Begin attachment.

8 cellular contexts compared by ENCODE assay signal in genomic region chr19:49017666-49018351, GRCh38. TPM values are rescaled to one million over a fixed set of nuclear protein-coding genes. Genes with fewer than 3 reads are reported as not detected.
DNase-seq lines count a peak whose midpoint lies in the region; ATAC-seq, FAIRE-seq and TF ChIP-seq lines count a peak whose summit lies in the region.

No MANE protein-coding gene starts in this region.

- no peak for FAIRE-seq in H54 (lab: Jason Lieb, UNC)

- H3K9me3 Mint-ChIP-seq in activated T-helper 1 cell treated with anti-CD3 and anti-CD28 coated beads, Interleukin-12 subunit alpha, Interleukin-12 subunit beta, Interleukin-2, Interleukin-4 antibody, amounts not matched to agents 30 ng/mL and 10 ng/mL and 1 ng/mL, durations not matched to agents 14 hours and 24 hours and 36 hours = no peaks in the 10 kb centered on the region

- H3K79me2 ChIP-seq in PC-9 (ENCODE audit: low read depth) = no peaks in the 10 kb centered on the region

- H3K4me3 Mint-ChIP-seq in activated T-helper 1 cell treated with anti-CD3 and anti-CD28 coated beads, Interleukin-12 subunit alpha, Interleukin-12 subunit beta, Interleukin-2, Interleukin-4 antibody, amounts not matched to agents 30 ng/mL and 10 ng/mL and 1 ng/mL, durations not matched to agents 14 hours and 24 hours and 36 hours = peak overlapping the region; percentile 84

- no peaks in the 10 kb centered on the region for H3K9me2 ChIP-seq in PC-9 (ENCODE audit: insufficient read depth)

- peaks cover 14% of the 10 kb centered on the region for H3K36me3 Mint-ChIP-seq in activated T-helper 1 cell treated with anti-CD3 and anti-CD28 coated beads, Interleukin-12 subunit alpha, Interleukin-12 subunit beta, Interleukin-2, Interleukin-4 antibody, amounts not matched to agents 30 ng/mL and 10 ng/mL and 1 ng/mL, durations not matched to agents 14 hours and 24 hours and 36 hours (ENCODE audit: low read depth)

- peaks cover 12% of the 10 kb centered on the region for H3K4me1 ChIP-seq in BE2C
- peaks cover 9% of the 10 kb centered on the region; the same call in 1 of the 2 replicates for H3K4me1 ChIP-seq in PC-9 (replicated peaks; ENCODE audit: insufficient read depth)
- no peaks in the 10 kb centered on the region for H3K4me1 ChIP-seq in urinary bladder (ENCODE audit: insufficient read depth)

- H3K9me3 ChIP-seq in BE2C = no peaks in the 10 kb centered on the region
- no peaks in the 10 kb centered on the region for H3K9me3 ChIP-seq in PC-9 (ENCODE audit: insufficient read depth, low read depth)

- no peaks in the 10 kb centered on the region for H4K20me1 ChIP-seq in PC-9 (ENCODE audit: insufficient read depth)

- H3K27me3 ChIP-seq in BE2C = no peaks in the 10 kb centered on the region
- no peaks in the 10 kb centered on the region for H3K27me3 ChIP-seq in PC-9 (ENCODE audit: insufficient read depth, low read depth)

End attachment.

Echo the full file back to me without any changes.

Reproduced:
8 cellular contexts compared by ENCODE assay signal in genomic region chr19:49017666-49018351, GRCh38. TPM values are rescaled to one million over a fixed set of nuclear protein-coding genes. Genes with fewer than 3 reads are reported as not detected.
DNase-seq lines count a peak whose midpoint lies in the region; ATAC-seq, FAIRE-seq and TF ChIP-seq lines count a peak whose summit lies in the region.

No MANE protein-coding gene starts in this region.

- no peak for FAIRE-seq in H54 (lab: Jason Lieb, UNC)

- H3K9me3 Mint-ChIP-seq in activated T-helper 1 cell treated with anti-CD3 and anti-CD28 coated beads, Interleukin-12 subunit alpha, Interleukin-12 subunit beta, Interleukin-2, Interleukin-4 antibody, amounts not matched to agents 30 ng/mL and 10 ng/mL and 1 ng/mL, durations not matched to agents 14 hours and 24 hours and 36 hours = no peaks in the 10 kb centered on the region

- H3K79me2 ChIP-seq in PC-9 (ENCODE audit: low read depth) = no peaks in the 10 kb centered on the region

- H3K4me3 Mint-ChIP-seq in activated T-helper 1 cell treated with anti-CD3 and anti-CD28 coated beads, Interleukin-12 subunit alpha, Interleukin-12 subunit beta, Interleukin-2, Interleukin-4 antibody, amounts not matched to agents 30 ng/mL and 10 ng/mL and 1 ng/mL, durations not matched to agents 14 hours and 24 hours and 36 hours = peak overlapping the region; percentile 84

- no peaks in the 10 kb centered on the region for H3K9me2 ChIP-seq in PC-9 (ENCODE audit: insufficient read depth)

- peaks cover 14% of the 10 kb centered on the region for H3K36me3 Mint-ChIP-seq in activated T-helper 1 cell treated with anti-CD3 and anti-CD28 coated beads, Interleukin-12 subunit alpha, Interleukin-12 subunit beta, Interleukin-2, Interleukin-4 antibody, amounts not matched to agents 30 ng/mL and 10 ng/mL and 1 ng/mL, durations not matched to agents 14 hours and 24 hours and 36 hours (ENCODE audit: low read depth)

- peaks cover 12% of the 10 kb centered on the region for H3K4me1 ChIP-seq in BE2C
- peaks cover 9% of the 10 kb centered on the region; the same call in 1 of the 2 replicates for H3K4me1 ChIP-seq in PC-9 (replicated peaks; ENCODE audit: insufficient read depth)
- no peaks in the 10 kb centered on the region for H3K4me1 ChIP-seq in urinary bladder (ENCODE audit: insufficient read depth)

- H3K9me3 ChIP-seq in BE2C = no peaks in the 10 kb centered on the region
- no peaks in the 10 kb centered on the region for H3K9me3 ChIP-seq in PC-9 (ENCODE audit: insufficient read depth, low read depth)

- no peaks in the 10 kb centered on the region for H4K20me1 ChIP-seq in PC-9 (ENCODE audit: insufficient read depth)

- H3K27me3 ChIP-seq in BE2C = no peaks in the 10 kb centered on the region
- no peaks in the 10 kb centered on the region for H3K27me3 ChIP-seq in PC-9 (ENCODE audit: insufficient read depth, low read depth)